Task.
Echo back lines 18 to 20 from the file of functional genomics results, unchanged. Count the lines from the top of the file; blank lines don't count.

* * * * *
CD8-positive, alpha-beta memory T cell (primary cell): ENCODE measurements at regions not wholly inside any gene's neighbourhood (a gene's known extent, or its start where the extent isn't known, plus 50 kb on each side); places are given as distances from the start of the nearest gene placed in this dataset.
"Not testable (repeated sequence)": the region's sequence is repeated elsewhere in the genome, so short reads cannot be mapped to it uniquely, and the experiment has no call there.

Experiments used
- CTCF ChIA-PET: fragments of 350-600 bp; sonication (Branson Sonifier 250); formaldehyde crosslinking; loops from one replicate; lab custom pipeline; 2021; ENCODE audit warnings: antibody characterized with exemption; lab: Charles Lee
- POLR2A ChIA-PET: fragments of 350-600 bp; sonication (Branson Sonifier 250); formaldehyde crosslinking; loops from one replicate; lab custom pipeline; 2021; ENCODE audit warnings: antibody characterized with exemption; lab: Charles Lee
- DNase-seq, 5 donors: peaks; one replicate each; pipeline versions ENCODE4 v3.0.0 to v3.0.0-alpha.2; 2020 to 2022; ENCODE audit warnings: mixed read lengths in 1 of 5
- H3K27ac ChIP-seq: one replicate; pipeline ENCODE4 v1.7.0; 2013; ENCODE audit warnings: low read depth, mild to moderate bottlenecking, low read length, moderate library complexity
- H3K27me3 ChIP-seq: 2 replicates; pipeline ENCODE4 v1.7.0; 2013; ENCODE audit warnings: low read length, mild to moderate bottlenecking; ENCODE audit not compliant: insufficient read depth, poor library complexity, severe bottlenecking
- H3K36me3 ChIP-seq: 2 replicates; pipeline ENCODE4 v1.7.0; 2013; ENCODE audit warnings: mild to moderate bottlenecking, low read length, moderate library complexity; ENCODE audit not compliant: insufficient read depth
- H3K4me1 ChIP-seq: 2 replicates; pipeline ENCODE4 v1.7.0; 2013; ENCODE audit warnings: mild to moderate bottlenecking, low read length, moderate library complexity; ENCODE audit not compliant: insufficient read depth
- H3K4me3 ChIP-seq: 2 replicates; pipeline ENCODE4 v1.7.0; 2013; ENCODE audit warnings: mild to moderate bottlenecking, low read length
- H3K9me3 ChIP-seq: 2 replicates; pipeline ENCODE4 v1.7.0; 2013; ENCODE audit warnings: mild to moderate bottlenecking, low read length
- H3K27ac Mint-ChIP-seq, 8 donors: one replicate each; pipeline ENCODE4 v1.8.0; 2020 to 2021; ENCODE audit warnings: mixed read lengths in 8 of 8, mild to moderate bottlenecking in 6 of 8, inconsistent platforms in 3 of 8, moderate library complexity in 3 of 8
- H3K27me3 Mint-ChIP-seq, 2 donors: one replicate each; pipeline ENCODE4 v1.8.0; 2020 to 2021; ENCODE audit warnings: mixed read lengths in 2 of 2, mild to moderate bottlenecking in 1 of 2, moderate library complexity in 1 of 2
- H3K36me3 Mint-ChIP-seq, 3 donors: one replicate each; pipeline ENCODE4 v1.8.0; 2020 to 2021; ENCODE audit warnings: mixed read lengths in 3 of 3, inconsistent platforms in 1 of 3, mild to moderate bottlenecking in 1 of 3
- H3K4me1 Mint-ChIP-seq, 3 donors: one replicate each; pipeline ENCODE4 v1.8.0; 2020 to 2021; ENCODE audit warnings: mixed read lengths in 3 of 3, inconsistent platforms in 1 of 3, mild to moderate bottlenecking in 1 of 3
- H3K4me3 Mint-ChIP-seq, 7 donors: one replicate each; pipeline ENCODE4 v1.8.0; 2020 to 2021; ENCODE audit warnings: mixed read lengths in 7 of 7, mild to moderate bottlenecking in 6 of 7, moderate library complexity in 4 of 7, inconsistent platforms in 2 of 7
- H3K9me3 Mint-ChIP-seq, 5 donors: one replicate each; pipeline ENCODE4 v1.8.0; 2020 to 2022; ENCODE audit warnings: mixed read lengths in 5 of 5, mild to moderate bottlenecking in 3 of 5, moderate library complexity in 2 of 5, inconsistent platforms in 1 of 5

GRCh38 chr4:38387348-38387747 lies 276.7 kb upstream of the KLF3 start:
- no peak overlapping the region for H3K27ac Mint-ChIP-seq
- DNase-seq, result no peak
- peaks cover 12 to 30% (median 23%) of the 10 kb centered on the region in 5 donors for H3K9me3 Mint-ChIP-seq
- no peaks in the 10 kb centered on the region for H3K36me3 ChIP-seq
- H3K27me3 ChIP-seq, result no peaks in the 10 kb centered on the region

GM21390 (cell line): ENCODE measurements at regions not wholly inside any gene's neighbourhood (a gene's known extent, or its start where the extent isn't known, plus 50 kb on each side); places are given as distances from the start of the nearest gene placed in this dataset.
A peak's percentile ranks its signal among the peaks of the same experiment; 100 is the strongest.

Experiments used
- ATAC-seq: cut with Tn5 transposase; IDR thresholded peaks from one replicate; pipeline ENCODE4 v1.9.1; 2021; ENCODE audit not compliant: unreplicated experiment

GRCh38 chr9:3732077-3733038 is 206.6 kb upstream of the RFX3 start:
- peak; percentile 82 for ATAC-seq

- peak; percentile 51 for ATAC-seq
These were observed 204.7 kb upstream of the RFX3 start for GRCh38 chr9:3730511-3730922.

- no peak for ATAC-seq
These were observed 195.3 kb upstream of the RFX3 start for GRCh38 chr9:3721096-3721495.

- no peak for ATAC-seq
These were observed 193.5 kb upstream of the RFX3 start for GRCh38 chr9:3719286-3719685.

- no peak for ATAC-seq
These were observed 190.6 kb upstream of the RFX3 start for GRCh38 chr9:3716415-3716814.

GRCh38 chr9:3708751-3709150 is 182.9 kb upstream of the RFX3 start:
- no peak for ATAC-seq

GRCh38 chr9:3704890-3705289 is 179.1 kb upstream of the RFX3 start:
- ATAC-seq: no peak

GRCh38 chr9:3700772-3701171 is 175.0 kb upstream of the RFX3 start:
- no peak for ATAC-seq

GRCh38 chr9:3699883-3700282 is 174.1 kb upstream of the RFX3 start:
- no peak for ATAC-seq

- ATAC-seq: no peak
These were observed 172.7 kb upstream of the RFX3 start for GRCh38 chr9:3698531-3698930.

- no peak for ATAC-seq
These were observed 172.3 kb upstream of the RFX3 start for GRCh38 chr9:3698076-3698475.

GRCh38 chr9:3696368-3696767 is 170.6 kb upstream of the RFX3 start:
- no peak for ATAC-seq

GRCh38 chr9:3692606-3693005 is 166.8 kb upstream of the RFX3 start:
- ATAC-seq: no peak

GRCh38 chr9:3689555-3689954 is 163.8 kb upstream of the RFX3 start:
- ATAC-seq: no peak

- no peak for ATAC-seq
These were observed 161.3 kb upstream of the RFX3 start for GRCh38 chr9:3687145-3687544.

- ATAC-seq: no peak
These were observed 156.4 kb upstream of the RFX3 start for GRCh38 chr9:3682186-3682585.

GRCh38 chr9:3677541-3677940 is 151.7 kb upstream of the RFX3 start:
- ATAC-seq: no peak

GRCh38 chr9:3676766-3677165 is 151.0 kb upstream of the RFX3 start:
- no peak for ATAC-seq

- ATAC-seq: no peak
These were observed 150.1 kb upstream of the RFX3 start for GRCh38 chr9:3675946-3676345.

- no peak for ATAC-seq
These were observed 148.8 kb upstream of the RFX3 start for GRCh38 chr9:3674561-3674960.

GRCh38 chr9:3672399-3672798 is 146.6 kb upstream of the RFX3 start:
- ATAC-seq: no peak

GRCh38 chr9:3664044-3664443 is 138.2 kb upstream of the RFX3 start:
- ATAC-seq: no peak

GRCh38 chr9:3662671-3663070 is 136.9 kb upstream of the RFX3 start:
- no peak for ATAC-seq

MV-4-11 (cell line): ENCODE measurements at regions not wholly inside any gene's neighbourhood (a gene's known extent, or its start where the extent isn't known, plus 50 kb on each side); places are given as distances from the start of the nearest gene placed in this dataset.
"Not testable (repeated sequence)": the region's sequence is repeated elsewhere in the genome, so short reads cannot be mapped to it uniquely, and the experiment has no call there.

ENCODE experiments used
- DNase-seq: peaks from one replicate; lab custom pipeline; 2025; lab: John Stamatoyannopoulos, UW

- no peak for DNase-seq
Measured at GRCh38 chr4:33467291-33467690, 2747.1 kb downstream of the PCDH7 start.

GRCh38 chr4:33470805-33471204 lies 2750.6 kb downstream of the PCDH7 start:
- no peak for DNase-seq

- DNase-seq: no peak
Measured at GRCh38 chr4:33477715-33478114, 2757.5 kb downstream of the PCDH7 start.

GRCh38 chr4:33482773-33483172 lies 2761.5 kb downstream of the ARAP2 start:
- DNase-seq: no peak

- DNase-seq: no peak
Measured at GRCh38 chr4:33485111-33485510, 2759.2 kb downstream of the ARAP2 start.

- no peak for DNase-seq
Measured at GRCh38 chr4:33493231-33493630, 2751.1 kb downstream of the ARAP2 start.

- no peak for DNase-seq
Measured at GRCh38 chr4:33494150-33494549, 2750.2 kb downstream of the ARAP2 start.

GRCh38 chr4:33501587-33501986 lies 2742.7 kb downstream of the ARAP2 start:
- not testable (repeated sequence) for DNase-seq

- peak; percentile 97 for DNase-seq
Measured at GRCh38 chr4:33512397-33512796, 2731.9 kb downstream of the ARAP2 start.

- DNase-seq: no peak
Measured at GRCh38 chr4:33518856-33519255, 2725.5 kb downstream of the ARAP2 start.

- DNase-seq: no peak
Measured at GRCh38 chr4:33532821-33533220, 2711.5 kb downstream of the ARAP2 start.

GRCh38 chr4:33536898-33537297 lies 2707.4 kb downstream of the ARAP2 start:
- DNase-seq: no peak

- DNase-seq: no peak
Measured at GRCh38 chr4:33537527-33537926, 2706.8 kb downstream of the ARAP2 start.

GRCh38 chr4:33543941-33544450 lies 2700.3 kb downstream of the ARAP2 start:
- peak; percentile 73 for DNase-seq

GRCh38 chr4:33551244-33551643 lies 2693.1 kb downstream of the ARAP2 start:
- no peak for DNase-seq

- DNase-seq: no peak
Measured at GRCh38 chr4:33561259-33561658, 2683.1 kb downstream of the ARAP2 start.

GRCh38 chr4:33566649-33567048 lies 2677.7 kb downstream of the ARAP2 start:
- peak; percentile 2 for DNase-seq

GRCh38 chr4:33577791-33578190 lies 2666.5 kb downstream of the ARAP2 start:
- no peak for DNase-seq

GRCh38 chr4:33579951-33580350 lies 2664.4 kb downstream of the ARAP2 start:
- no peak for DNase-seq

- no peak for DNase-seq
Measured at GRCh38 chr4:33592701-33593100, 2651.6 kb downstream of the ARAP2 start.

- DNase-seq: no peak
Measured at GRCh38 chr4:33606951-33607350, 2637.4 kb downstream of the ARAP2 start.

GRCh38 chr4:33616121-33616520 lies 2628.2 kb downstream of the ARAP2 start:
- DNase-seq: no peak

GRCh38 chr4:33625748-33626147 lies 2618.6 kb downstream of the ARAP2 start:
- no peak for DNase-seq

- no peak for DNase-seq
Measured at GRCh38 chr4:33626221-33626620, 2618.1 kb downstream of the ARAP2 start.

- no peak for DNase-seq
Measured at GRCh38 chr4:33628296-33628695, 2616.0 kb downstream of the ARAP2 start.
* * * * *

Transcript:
- H3K9me3 Mint-ChIP-seq, 5 donors: one replicate each; pipeline ENCODE4 v1.8.0; 2020 to 2022; ENCODE audit warnings: mixed read lengths in 5 of 5, mild to moderate bottlenecking in 3 of 5, moderate library complexity in 2 of 5, inconsistent platforms in 1 of 5

GRCh38 chr4:38387348-38387747 lies 276.7 kb upstream of the KLF3 start:
- no peak overlapping the region for H3K27ac Mint-ChIP-seq